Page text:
The postcard that is the subject of this weltschmerz reverie is VIEW THROUGH SOUTH PARK, ROCHESTER, N. Y., an unused, undivided-back (printed before March 1, 1907, when the undivided-back postcard era ended) postcard published by The Hugh C. Leighton Company, Manufacturers, Portland, Maine, U. S. A. and Frankfort o/Main, Germany. Number 10044. South Park, in the City of Rochester, New York (Monroe County) is now called Genesee Valley Park. South Park was designed by landscape architect Frederick Law Olmsted. who also played a part (along with Daniel Burnham) in the landscape design of the World’s Columbian Exposition held in Chicago in 1893.
Weltschmerz in the park
Recently, Karen Resta of Postcards from the Dinner Table posted a series of postcards that conveyed a sense of weltschmerz. She had been inspired by the style of posts at Unhappy Hipsters, and referenced two in particular, of which my favorite is this one. Then, Evelyn Yvonne Theriault of A Canadian Family posted her idea of a weltschmerzian postcard. My contribution is based on the definition of weltschmerz found in my tattered copy of Webster’s New World Dictionary 2nd edition:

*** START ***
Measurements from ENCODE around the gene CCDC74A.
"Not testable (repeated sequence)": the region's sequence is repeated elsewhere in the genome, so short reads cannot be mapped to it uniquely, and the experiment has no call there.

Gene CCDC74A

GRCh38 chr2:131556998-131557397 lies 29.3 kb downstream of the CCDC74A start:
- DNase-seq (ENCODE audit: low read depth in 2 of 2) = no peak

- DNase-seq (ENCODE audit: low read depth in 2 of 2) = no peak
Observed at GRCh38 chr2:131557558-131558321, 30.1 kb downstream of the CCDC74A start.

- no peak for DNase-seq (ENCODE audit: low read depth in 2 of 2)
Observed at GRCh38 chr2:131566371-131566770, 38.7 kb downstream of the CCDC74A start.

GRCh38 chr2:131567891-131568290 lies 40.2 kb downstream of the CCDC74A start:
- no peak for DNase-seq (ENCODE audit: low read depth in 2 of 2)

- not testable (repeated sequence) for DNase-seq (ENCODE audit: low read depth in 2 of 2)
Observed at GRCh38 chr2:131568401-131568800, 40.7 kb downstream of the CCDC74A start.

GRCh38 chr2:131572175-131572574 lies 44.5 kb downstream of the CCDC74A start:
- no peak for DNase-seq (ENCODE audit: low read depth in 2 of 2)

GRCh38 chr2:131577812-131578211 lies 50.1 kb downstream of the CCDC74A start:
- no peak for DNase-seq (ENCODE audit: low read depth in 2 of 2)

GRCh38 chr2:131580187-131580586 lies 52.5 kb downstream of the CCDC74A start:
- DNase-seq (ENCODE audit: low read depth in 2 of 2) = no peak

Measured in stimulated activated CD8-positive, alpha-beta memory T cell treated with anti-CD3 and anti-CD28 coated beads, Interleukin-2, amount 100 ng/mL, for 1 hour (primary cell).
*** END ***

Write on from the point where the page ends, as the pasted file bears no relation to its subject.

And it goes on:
Weltschmerz n. [G., world pain] sentimental pessimism or melancholy over the state of the world.
Pierre set aside his palette and wandered away from the other artists, who were so gaily rendering their sunlit park scenes with little dots of cadmium yellow, bright green and cobalt blue. The murmuring of the brook seemed to softly call his name, and he waded into the cool liquid as though stepping back in time. His shimmering reflection reminded him of how much he had enjoyed painting impressions of the play of light across moving water; how he had guided the brush over the canvas with swift, long strokes.